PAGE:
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City, county officials discuss fire restrictions as fireworks window opens

By Rob Nielsen - | Jul 3, 2024

Standard-Examiner file photo

A fireworks stand in Roy is pictured in 2019.

OGDEN -- City officials are gaining a better understanding of why a set of fire restrictions were imposed on the city last week while the Ogden City Fire Department seeks ways to better clarify restrictions to the public in the future.

During Tuesday's work session before the scheduled Ogden City Council meeting, Fire Chief Mike Mathieu and Fire Marshal Kevin Brown briefed council members and other staff on the restrictions that were implemented June 24 and extend through Oct. 15, or when moisture levels improve.

Restrictions include "a ban on fireworks and open flames in certain geographical areas of the City," including:

  • All areas east of Harrison Boulevard from the south city boundary north to Second Street, west on Second Street to Monroe Boulevard then north to the Ogden city boundary.
  • All wooded areas along the Ogden and Weber River Parkway trails beginning at Harrison Boulevard and continuing along the pathways to the west city boundary and the south city boundary. This also includes all associated parks along the river corridor.
  • All of Fort Buenaventura, the city baseball park and dog park area located off A Avenue.
  • The old landfill property located at approximately 2550 A Ave. near Fort Buenaventura.
  • All open fields, vacant lots, wooded areas and brush-covered hillsides throughout the city.

Mathieu pointed out that in the last two weeks, the city's fire department has responded to 13 grass fires in town. A further 23 have occurred just outside of the city with Ogden City assisting in extinguishing two of them.

Brown said that in the absence of significant rainfall, the area is drying up -- even on the heels of an above-average winter and spring.

Image supplied, Ogden City

This map shows areas, in red, where open flame and firework restrictions are in place in Ogden as of Tuesday, July 2, 2024.

"Due to the spring we've had and all the moisture, you've probably noticed the grass in the foothills is exceptionally tall, and it's dry" he said. "If you water your yard all through April and it grows 2 feet high and then you quit, it's just going to turn brown and die. That's where we're at and that's why we decided to restrict."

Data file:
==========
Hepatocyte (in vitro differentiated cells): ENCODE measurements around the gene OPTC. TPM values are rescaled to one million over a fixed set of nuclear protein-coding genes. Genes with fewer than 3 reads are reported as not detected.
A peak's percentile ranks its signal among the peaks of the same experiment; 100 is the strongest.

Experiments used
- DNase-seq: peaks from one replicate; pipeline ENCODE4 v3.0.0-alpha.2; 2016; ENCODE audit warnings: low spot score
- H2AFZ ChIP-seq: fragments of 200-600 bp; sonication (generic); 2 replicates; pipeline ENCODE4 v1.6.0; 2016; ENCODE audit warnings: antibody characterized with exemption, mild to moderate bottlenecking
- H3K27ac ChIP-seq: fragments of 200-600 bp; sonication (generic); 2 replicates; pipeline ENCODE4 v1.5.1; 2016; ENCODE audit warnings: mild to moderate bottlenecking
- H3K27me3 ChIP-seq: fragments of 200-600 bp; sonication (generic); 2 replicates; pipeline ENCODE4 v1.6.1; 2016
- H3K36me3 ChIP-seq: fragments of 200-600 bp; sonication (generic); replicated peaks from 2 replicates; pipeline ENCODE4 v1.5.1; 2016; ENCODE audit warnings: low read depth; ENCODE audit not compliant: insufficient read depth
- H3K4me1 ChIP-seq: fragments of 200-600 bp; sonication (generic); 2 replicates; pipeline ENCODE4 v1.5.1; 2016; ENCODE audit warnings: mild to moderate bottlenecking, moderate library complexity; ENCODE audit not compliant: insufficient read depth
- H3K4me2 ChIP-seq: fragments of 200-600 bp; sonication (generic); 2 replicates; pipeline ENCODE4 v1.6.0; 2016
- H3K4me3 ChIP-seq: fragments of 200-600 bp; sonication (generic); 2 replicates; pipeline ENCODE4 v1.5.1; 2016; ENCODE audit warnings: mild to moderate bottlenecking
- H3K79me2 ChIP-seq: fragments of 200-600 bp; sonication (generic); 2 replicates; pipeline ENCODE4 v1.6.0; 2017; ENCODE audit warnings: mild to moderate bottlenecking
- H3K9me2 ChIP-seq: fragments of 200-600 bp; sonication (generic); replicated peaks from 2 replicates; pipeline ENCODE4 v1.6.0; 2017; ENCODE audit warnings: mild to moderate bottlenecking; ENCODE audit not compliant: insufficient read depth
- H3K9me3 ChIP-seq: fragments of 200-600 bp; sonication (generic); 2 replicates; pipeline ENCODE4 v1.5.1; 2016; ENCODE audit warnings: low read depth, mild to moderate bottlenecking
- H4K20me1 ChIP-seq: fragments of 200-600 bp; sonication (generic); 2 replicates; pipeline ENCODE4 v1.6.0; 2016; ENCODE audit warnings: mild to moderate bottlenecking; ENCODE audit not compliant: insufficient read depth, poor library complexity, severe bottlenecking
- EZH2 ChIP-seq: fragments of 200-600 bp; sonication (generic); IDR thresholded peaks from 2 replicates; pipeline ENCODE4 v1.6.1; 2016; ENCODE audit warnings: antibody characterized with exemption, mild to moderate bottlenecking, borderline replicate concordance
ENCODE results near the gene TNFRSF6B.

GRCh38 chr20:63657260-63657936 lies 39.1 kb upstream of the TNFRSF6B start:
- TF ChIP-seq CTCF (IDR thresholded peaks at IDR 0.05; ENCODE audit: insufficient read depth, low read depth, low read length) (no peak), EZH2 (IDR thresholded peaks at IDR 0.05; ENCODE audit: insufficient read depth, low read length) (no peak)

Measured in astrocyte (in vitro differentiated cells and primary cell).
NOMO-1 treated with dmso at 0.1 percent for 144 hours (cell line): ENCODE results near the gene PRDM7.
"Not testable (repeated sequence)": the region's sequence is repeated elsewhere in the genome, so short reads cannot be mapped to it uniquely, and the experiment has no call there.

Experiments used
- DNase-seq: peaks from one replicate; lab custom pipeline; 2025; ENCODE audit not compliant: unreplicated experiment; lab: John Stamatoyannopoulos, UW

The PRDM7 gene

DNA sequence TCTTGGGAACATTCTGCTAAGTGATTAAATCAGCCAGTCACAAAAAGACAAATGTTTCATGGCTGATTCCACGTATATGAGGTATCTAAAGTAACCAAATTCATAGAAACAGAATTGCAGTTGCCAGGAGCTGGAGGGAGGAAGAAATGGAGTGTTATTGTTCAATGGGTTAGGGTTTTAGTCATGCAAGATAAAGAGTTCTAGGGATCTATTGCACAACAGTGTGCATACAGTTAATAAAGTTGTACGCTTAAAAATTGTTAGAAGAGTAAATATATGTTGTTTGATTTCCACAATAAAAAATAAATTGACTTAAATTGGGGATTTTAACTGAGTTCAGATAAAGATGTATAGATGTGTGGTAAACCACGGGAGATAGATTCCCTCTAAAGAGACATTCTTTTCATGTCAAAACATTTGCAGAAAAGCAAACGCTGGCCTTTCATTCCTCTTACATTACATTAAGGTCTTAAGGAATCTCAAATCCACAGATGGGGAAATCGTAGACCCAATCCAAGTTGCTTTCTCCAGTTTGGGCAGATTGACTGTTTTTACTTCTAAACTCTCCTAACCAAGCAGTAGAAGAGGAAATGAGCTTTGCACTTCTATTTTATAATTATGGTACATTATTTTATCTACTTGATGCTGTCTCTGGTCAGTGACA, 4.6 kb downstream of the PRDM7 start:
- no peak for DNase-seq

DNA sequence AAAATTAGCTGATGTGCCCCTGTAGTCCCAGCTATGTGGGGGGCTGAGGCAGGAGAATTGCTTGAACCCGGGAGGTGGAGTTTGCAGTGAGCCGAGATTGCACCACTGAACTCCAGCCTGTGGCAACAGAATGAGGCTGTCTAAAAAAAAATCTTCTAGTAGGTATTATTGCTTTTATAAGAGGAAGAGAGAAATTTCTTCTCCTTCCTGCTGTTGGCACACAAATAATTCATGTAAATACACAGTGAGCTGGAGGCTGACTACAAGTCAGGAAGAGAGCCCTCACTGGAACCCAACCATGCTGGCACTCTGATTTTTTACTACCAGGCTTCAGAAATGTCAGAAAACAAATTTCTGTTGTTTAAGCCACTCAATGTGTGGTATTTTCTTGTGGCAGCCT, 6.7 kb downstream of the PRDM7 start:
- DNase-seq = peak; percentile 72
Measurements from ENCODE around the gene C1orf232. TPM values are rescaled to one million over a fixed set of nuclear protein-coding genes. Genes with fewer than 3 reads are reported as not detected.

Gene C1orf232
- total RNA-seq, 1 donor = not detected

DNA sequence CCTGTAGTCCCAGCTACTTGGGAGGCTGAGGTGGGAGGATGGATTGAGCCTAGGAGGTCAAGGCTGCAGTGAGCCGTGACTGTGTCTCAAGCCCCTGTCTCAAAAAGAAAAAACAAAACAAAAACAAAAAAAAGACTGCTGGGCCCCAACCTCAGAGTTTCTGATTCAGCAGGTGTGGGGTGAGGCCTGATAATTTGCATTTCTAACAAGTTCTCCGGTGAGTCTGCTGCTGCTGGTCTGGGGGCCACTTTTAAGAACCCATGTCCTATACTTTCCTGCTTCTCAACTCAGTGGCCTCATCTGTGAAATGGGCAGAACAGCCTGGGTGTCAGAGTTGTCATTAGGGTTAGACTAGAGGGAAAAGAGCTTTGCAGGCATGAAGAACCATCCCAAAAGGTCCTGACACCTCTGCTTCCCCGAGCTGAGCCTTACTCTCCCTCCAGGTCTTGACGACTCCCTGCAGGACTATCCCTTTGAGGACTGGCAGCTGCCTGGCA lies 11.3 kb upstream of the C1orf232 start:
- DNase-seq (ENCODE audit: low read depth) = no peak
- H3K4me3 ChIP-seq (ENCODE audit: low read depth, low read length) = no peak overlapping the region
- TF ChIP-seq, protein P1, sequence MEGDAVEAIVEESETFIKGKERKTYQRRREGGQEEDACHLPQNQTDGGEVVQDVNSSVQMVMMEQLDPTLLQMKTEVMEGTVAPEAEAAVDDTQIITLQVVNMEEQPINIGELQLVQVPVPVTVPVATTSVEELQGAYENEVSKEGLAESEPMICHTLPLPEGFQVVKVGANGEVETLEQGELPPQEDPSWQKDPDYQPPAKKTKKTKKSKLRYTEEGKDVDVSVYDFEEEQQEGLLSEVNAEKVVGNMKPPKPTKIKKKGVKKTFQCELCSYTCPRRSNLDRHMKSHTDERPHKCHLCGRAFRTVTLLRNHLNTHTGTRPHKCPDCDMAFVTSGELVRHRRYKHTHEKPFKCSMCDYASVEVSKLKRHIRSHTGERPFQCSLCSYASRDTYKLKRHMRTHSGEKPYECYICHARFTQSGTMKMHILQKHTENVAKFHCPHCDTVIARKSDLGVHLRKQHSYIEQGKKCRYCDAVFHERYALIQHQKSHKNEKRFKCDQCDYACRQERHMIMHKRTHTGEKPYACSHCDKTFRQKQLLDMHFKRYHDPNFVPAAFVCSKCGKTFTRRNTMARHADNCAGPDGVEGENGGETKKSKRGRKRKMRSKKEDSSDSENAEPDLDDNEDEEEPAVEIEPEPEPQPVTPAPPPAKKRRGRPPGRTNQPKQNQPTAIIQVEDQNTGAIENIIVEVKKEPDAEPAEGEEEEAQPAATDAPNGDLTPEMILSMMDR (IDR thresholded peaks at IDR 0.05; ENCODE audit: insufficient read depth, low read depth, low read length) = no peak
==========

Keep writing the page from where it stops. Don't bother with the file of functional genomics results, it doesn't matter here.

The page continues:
He said there is talk of clarifying restrictions over the coming year in order to cut down on confusion during future implementations.

"If you read the ordinance now, fire restrictions say, 'no open flames whatsoever,'" he said. "A lot of people want to live to the letter of the law, so we'll get a lot of calls, 'Can I have a barbecue? Can I have a fire pit.' We have to answer those questions individually.

"One thing we want to work on for next year, we've talked about a 'stoplight' system -- green, yellow, red -- on what those restrictions mean. Green is where we'd operate 300 days out of the year. And when we have fire restrictions, we could be at a yellow or a red, and we would define that so people understand it better."

The restrictions come as the area starts to celebrate the Fourth of July holiday. Tuesday marked the first day when fireworks could be shot off from 11 a.m. to 11 p.m. each night through Friday. On July 4, the hours are extended to midnight.

David Reed of the Weber Fire District told the Standard-Examiner that Monday's implementation of Stage 1 fire restrictions in several Northern Utah counties, including Weber County, means fireworks will not be allowed in many areas of the county.

"That's in all unincorporated land, all state land," he said. "Weber Fire, Ogden Fire, Northview Fire and South Ogden have implemented their historical fire restrictions, which includes everything east of Harrison (Boulevard), the river bottoms going out west because we have so many problems down there. ... Off of the historical restrictions, we have the Stage 1, which is implemented again by the state, and that is all unincorporated lands -- all of the upper valley except for Huntsville proper and all out west in the unincorporated areas."

Where fireworks are still allowed, Reed reminded residents to continue exercising caution in their use.

"When people are lighting fireworks, put them in a bucket of water at night, or at the very worst leave them in the front yard and clean them up in the morning," he said. "Whatever you do, don't put them in the garbage can and put the garbage can next to the house."

He said three area houses in the last five years have been lost to fire because owners did this.

Reed also noted residents should supervise children around fireworks, even if they're using "safe" fireworks such as sparklers.

For more information on the Stage 1 restrictions, visit https://tinyurl.com/4tvwph9r.


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